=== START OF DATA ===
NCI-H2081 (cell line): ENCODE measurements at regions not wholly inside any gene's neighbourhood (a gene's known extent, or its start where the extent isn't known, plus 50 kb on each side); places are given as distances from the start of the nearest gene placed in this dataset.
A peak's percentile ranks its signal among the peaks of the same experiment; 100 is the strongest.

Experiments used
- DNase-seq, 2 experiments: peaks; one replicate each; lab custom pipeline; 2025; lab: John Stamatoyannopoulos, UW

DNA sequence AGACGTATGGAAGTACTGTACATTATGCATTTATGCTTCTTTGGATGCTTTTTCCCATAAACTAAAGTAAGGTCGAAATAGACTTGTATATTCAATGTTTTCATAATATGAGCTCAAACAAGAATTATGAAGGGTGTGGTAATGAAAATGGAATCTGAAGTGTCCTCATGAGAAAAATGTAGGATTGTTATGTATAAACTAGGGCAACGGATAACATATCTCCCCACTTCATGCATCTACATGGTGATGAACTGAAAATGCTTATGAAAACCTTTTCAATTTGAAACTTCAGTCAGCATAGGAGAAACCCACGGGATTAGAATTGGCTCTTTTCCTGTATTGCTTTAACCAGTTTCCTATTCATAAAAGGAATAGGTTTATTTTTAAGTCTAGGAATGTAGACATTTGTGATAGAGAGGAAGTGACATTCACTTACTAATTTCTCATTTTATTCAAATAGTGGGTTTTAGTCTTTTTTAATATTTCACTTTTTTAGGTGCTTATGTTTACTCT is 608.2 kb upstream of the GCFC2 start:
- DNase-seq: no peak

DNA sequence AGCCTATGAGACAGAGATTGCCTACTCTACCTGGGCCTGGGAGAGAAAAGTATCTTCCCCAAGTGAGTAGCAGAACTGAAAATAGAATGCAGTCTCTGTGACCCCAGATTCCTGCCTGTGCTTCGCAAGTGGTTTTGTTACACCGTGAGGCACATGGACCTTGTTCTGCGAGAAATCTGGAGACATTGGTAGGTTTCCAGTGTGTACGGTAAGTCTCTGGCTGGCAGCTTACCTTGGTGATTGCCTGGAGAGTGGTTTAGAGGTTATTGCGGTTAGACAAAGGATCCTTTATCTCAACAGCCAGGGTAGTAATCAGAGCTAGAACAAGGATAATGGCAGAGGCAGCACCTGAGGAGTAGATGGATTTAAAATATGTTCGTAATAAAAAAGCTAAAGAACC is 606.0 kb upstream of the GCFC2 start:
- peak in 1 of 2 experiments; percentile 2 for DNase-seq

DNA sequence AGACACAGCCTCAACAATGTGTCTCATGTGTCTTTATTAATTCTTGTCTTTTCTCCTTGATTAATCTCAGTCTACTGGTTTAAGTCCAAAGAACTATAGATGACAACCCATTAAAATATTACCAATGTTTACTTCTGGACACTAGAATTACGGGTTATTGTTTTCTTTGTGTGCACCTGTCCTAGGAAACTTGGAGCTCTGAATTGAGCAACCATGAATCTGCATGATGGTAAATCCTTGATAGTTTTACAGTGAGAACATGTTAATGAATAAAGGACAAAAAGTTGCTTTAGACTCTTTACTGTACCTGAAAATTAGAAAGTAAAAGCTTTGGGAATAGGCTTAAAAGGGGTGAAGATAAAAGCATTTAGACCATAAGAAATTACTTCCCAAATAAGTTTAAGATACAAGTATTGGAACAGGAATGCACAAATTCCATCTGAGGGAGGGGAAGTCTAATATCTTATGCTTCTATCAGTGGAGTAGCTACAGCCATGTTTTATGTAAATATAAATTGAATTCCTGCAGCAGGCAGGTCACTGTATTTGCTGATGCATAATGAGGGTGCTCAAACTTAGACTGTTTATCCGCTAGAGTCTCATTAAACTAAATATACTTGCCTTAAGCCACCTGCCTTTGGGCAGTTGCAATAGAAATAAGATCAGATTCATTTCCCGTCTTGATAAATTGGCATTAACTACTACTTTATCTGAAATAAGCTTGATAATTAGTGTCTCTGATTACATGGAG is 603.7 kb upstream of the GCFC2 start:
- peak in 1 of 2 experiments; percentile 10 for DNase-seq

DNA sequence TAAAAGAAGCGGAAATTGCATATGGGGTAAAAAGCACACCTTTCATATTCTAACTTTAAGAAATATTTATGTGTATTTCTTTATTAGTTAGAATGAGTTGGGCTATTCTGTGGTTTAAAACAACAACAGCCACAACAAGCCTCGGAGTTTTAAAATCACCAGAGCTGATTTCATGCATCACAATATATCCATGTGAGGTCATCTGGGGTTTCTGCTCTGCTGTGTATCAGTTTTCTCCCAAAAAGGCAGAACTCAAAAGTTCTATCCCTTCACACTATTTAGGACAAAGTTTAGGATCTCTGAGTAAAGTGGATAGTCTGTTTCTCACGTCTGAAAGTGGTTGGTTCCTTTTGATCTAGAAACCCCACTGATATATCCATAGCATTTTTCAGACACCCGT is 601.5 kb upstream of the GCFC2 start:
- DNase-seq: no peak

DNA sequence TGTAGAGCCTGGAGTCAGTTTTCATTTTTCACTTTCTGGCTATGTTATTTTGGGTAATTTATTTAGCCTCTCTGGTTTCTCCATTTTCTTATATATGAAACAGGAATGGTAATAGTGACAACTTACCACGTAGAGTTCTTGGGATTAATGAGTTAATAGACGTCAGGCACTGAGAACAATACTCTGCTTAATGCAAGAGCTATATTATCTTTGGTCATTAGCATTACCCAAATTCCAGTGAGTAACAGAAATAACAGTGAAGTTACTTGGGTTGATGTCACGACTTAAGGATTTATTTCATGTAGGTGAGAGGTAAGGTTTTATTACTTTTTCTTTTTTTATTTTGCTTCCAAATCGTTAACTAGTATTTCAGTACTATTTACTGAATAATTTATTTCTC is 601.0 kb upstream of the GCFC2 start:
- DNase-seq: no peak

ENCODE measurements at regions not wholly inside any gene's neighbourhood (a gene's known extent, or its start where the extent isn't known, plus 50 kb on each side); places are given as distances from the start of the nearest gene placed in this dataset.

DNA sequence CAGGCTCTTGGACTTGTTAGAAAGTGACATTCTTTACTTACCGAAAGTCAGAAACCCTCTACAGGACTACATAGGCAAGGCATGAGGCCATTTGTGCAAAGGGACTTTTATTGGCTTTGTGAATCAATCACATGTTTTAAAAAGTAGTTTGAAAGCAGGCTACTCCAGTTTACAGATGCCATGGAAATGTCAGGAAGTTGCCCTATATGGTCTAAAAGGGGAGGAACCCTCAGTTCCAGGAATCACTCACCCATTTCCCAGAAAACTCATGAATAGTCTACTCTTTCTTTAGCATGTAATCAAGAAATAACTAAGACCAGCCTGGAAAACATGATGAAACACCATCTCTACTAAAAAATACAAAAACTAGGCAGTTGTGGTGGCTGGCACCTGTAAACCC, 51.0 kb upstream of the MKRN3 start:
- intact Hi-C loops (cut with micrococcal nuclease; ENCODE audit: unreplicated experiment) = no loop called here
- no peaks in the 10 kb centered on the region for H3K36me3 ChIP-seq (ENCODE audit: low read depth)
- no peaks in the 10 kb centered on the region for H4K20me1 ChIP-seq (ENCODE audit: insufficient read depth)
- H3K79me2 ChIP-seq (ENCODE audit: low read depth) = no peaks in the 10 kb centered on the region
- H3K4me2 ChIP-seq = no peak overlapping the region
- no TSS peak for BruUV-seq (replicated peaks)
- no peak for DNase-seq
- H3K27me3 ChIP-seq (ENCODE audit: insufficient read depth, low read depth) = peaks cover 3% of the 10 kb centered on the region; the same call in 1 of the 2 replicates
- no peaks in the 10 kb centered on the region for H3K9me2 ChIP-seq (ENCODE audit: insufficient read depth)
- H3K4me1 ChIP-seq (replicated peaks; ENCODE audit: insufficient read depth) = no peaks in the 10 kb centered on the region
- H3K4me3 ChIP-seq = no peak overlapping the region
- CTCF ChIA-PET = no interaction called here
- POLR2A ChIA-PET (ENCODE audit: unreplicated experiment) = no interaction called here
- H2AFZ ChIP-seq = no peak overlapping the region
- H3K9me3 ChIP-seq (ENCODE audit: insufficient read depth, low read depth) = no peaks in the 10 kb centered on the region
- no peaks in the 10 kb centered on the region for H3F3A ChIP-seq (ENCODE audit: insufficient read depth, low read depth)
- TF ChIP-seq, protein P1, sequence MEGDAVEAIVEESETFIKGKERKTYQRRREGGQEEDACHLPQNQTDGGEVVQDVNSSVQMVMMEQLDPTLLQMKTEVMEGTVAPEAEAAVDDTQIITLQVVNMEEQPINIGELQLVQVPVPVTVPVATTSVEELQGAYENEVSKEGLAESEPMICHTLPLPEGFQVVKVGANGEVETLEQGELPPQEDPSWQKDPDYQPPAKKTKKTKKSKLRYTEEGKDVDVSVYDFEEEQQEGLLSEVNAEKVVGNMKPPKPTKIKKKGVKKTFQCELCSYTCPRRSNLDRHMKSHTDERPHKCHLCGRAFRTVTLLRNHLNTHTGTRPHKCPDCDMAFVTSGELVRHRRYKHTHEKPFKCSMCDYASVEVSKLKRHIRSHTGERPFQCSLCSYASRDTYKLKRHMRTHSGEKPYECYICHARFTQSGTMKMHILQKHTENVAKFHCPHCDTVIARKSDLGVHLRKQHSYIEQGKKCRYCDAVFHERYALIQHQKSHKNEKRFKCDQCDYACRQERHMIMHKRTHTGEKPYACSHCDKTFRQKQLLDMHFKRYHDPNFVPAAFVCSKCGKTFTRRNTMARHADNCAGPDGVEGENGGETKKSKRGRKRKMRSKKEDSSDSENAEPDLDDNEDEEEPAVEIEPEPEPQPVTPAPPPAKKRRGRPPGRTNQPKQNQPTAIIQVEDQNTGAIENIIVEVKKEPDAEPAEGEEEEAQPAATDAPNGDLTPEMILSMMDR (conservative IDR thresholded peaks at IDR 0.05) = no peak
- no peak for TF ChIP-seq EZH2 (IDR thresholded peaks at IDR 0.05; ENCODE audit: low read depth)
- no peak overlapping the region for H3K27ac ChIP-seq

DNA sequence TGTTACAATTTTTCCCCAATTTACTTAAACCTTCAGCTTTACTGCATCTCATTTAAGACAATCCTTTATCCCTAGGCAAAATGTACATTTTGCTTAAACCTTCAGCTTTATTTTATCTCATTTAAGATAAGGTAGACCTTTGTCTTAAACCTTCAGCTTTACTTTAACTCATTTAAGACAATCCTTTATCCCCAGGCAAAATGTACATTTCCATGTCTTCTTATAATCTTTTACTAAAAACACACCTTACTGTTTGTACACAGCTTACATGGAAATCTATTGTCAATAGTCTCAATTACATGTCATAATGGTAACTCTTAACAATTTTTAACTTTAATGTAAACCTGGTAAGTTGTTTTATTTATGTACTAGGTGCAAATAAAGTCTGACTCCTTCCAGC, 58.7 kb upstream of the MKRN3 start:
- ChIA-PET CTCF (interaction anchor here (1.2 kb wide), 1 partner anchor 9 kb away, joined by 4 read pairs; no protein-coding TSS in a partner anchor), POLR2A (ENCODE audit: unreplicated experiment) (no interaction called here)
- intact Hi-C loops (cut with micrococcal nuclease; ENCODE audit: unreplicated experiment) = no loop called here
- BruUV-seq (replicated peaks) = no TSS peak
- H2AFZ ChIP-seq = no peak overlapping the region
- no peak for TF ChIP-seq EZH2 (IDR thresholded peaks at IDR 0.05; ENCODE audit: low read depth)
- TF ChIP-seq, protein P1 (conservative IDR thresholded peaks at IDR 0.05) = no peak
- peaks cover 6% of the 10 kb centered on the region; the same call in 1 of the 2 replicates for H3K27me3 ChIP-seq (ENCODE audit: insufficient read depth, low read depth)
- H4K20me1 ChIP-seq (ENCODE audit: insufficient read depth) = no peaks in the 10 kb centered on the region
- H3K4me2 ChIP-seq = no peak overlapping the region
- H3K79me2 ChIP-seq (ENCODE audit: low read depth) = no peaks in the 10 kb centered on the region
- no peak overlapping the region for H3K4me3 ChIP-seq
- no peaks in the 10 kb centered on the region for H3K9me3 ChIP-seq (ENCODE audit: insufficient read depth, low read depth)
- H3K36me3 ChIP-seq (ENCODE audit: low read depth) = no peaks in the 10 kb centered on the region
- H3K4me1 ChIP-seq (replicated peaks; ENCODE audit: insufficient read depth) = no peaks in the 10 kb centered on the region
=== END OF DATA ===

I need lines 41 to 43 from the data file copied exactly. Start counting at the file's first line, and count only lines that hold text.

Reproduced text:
- no peak for TF ChIP-seq EZH2 (IDR thresholded peaks at IDR 0.05; ENCODE audit: low read depth)
- TF ChIP-seq, protein P1 (conservative IDR thresholded peaks at IDR 0.05) = no peak
- peaks cover 6% of the 10 kb centered on the region; the same call in 1 of the 2 replicates for H3K27me3 ChIP-seq (ENCODE audit: insufficient read depth, low read depth)